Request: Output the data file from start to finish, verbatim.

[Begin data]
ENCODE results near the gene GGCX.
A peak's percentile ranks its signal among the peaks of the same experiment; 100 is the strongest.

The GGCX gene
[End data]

ENCODE results near the gene GGCX.
A peak's percentile ranks its signal among the peaks of the same experiment; 100 is the strongest.

The GGCX gene